Good post by fudjj and I'm going to add to that since he got into some marketing lingo with the SWOT analysis.
As far as selecting what product to sell, I recommend to all newbies grasping a solid understanding of another term called the "PRODUCT LIFE CYCLE."
I'm going to do my best on explaining this and , fudjj or any other Salehoo staff please add to this.
The Product Life Cycle (PLC) consists of four stages: 1) Introduction of product, 2) Growth of product, 3) Maturation Stage, and 4) the Decline stage of the product.
I suggest anyone not familiar with this to Google it and read more!
Figuring out where your prospective product is on the PLC will help you determine if it's worth taking on.
In this business it's very easy to get ahold of products that are in the fourth stage (decline) at a very low price. For example, the other day I was browsing Via Trade sourcing for products and came across a lot of like 100 Nike arm-band Ipod holders. You could get them for something like 70 cents per unit, which I think is very alluring for newbies. However, I'd label that as a product at the end of the PLC....you can get it cheap, but you're going to have to sell it cheap, and you might have a hard time selling them in a reasonable amount of time.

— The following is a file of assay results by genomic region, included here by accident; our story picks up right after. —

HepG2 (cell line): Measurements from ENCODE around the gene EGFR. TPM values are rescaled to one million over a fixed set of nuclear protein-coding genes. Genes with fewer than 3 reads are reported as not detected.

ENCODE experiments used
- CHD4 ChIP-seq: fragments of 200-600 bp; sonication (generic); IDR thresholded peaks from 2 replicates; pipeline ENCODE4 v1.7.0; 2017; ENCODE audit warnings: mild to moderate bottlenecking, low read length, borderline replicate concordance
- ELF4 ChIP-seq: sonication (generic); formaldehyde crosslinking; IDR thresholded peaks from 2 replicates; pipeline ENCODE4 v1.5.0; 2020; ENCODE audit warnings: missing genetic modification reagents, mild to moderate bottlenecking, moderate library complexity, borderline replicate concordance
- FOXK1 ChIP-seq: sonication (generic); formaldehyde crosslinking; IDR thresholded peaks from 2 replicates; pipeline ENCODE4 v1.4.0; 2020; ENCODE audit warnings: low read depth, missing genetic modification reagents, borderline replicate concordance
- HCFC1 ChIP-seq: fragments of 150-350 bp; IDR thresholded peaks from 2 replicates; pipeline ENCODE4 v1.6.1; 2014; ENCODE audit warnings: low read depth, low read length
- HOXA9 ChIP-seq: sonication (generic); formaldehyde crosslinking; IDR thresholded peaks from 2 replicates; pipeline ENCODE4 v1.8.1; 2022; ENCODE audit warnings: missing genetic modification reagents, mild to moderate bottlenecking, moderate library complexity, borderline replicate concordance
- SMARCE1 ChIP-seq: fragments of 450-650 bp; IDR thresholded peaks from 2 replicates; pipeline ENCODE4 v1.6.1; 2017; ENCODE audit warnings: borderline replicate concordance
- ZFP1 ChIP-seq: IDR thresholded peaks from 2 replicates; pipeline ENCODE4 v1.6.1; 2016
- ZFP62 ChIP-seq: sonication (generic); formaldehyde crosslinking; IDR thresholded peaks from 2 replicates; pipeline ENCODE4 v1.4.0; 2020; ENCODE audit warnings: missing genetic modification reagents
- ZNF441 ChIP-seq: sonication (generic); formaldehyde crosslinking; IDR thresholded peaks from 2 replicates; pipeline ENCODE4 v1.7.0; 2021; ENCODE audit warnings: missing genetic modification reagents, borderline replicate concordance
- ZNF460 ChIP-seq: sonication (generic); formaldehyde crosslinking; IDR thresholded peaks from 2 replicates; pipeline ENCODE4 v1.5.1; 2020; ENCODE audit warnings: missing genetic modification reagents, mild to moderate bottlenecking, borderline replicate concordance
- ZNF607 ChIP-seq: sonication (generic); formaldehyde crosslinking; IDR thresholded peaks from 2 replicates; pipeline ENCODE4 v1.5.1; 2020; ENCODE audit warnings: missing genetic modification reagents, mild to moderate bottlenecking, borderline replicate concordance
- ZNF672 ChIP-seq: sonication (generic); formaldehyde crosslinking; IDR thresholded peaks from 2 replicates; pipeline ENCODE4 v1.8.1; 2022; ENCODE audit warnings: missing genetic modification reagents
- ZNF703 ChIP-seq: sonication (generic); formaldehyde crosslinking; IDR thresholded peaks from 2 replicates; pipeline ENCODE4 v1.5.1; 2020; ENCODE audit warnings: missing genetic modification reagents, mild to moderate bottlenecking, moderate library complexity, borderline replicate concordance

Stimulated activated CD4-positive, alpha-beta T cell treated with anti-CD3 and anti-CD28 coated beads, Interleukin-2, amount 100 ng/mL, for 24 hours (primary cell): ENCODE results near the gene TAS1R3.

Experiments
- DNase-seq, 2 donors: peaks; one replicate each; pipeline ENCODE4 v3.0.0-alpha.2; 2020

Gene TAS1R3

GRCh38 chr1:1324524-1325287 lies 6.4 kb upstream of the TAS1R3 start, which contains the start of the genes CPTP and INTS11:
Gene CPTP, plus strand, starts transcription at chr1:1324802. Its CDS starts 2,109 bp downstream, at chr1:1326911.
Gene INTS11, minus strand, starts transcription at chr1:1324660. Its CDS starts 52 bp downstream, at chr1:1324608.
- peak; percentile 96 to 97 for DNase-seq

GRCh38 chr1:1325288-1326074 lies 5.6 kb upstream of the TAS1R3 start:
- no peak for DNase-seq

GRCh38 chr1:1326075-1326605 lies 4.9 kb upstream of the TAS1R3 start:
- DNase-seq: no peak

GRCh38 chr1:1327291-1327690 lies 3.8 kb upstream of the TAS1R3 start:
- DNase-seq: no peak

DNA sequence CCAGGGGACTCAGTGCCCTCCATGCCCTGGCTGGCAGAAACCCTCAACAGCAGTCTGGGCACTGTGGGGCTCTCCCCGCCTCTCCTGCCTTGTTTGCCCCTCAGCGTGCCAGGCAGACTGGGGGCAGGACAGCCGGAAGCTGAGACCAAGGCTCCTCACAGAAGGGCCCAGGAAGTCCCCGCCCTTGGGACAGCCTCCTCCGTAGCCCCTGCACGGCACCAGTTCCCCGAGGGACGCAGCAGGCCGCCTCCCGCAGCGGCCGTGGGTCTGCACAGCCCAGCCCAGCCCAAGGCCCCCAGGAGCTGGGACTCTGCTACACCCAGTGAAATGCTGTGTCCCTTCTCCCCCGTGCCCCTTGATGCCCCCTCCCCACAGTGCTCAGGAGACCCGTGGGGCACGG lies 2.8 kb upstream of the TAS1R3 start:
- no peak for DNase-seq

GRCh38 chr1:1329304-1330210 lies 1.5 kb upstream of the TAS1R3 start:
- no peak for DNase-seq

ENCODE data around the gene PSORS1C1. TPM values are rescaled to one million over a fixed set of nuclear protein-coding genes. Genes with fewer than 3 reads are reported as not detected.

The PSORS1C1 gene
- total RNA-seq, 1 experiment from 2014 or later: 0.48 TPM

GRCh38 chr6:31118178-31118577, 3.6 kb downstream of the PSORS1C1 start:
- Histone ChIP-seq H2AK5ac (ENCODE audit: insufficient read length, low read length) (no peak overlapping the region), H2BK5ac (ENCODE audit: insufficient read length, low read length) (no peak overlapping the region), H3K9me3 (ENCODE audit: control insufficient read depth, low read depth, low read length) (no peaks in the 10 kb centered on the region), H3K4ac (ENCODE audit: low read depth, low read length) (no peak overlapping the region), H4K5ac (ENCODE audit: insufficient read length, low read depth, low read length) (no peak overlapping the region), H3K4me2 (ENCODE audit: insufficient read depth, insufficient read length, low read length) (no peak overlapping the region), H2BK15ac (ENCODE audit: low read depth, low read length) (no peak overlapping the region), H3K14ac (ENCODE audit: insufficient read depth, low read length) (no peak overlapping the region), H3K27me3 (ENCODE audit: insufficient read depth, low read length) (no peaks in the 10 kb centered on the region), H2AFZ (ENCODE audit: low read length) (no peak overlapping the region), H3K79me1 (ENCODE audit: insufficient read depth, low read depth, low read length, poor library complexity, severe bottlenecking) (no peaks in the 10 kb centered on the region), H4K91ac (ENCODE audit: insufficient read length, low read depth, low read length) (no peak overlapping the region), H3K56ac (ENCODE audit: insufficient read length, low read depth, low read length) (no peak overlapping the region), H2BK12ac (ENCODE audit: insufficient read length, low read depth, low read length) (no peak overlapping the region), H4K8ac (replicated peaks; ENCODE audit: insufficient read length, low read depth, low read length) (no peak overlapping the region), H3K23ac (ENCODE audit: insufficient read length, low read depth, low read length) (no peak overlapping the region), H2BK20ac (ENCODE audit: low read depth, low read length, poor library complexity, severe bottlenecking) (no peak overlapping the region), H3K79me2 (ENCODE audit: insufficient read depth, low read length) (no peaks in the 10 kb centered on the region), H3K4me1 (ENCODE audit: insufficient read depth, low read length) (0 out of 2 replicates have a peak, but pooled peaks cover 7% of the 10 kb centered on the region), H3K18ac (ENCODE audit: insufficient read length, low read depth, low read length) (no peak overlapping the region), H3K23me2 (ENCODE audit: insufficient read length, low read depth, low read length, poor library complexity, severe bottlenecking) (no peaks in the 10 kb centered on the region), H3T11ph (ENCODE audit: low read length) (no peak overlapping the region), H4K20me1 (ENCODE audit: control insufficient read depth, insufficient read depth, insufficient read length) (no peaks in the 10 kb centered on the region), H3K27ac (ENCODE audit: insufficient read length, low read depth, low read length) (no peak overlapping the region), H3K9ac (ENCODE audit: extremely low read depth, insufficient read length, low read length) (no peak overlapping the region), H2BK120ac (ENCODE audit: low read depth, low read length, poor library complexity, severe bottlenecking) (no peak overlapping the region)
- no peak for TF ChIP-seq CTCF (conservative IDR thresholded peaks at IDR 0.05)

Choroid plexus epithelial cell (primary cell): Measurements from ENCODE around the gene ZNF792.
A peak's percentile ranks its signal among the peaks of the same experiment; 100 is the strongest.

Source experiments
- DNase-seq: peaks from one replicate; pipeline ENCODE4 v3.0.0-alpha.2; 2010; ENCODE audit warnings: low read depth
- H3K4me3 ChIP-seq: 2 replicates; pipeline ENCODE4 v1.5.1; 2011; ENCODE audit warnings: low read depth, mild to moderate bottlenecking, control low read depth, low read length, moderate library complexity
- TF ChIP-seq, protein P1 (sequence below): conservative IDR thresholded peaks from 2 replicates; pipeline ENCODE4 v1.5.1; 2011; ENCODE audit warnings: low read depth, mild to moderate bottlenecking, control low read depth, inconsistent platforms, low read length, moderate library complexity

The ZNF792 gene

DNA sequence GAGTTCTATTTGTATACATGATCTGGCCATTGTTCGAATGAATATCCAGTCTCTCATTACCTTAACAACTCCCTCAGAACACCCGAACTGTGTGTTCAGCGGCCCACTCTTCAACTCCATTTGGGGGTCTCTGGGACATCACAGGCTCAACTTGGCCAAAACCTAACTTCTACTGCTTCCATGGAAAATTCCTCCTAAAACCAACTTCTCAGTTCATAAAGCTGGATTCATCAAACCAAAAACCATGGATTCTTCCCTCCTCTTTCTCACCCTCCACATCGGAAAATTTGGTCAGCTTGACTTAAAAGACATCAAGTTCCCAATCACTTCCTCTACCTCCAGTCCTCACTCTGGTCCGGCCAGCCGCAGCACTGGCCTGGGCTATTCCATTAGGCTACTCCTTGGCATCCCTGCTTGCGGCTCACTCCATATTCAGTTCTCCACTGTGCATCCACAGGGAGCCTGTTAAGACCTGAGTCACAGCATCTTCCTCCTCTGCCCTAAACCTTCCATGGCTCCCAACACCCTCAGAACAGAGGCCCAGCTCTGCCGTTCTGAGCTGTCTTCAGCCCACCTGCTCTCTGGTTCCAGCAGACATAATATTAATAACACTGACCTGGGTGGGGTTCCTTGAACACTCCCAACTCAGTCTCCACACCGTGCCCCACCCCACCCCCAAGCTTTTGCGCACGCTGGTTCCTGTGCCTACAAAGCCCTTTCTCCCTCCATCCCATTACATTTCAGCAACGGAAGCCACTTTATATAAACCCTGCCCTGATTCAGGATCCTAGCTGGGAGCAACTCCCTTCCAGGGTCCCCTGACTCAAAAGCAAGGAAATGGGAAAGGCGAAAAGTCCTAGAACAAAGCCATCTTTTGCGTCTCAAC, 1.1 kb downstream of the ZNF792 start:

Now I don't have a lot of room to stock inventory therefore I must turn my products over somewhat quickly. This is why I mainly sell store returned items. Most of them are in the "growth" or "maturity" stage of the PLC, meaning that they're still being advertised, still being sold in stores, and still wanted by the consumer.
I'm not knocking products that are at the end of the PLC, there's lots of thrift stores that specialize in that kind of stuff. If I had more room, I'd probably get products at the end of the PLC.
Now take a look at the flip side of the PLC, the introduction stage. If you can get your hands on those kinds of items you need to be aware that people generally may not be aware yet of the new item launching. However, it's pretty hard to get those kind of items at low cost. Take for example the Apple Ipad, a product I view as coming out of the introduction (because everyone knows about it) and going full-blown into the growth stage. If you get your hands on a pallet of those, you'd probably be lucky to turn a very small profit.
That's all for now. I hope that shines some light on things here. I'll be interested what some real pros like fudjj has to say in regards to the PLC and product selection.